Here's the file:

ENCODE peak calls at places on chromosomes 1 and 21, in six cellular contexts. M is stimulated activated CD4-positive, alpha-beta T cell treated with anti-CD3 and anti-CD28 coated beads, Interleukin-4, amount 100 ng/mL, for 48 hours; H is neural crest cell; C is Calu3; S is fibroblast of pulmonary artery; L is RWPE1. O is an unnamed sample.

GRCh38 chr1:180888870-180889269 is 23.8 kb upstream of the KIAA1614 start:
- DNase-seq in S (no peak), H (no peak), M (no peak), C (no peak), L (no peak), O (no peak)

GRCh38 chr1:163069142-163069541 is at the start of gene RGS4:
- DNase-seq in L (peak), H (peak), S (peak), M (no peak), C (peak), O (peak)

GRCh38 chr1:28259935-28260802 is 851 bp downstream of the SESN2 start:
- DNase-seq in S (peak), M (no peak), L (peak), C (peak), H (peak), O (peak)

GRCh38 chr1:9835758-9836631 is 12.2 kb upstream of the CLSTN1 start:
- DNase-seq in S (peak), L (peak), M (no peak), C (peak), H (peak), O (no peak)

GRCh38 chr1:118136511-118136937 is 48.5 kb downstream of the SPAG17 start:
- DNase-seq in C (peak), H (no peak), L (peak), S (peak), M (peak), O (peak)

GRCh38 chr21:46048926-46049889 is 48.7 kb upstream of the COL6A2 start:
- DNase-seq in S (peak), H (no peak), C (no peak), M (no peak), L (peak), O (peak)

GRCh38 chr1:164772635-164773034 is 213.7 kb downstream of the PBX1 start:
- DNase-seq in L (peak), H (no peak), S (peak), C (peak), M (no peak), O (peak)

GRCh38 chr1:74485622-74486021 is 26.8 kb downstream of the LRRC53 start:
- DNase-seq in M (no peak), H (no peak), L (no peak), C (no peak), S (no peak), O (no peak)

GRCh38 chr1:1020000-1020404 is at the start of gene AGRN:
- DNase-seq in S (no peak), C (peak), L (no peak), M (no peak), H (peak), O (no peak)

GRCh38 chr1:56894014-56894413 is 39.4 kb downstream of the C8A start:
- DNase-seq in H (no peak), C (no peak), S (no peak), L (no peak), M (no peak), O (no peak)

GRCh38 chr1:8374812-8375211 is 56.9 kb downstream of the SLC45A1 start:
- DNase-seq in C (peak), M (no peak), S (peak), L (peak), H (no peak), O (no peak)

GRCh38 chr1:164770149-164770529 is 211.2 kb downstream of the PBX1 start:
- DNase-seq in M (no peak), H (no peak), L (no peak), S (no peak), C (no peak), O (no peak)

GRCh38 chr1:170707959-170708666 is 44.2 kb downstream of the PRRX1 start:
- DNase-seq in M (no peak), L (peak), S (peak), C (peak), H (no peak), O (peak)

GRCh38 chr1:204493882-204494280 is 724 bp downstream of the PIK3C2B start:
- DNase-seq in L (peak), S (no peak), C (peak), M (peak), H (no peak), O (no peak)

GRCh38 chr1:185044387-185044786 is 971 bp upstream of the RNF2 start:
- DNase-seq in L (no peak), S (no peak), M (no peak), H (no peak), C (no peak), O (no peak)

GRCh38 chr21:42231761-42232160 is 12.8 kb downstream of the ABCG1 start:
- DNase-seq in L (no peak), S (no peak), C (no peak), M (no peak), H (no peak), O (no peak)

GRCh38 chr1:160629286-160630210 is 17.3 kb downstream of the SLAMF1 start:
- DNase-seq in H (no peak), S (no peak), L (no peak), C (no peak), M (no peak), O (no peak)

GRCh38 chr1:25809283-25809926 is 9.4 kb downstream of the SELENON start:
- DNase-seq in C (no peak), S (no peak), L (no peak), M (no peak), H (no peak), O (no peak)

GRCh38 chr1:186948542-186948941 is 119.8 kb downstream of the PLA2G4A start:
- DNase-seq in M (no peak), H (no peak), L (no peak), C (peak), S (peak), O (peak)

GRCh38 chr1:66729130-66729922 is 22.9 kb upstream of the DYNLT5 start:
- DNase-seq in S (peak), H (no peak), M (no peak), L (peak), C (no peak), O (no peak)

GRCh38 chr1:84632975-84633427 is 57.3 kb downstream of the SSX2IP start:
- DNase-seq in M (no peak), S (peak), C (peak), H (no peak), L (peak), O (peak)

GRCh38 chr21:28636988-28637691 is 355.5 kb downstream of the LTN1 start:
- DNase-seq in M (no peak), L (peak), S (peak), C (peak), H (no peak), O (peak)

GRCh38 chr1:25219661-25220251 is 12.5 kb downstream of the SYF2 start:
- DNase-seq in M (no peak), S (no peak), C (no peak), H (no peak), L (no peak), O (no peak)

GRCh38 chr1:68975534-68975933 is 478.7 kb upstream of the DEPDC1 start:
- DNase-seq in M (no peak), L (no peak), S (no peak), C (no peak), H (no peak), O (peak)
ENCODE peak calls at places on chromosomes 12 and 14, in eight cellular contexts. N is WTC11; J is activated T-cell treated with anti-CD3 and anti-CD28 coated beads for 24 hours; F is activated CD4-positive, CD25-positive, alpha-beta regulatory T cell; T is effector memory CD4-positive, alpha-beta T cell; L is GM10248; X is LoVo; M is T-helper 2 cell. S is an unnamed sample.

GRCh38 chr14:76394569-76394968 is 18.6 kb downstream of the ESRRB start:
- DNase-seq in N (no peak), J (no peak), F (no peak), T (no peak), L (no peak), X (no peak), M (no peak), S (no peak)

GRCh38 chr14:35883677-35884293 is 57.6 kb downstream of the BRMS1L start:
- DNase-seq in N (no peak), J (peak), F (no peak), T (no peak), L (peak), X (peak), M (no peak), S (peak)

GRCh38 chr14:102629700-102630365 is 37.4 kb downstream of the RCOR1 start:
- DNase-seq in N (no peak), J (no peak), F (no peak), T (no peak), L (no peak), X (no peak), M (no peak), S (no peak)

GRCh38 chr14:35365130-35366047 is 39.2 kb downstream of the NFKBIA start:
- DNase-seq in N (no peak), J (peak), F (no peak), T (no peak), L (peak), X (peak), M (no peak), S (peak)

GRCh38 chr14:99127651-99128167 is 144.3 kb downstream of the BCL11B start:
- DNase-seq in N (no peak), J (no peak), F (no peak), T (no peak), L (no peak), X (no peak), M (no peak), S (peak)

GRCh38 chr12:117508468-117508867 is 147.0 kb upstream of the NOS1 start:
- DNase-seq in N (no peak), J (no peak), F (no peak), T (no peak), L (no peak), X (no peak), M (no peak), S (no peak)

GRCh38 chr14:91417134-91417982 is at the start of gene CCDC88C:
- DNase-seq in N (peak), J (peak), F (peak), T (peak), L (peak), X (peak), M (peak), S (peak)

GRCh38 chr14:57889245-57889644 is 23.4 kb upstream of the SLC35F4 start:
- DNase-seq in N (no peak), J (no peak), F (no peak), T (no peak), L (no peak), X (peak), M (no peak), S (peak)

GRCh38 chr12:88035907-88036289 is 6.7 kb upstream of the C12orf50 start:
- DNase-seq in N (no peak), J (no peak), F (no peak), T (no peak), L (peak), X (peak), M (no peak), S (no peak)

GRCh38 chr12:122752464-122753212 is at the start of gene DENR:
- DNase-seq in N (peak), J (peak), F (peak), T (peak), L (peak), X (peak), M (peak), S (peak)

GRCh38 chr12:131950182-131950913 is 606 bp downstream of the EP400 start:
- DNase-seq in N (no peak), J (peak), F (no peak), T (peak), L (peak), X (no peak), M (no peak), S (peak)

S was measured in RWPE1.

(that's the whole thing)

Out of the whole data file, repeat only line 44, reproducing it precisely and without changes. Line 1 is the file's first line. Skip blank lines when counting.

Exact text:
GRCh38 chr21:28636988-28637691 is 355.5 kb downstream of the LTN1 start: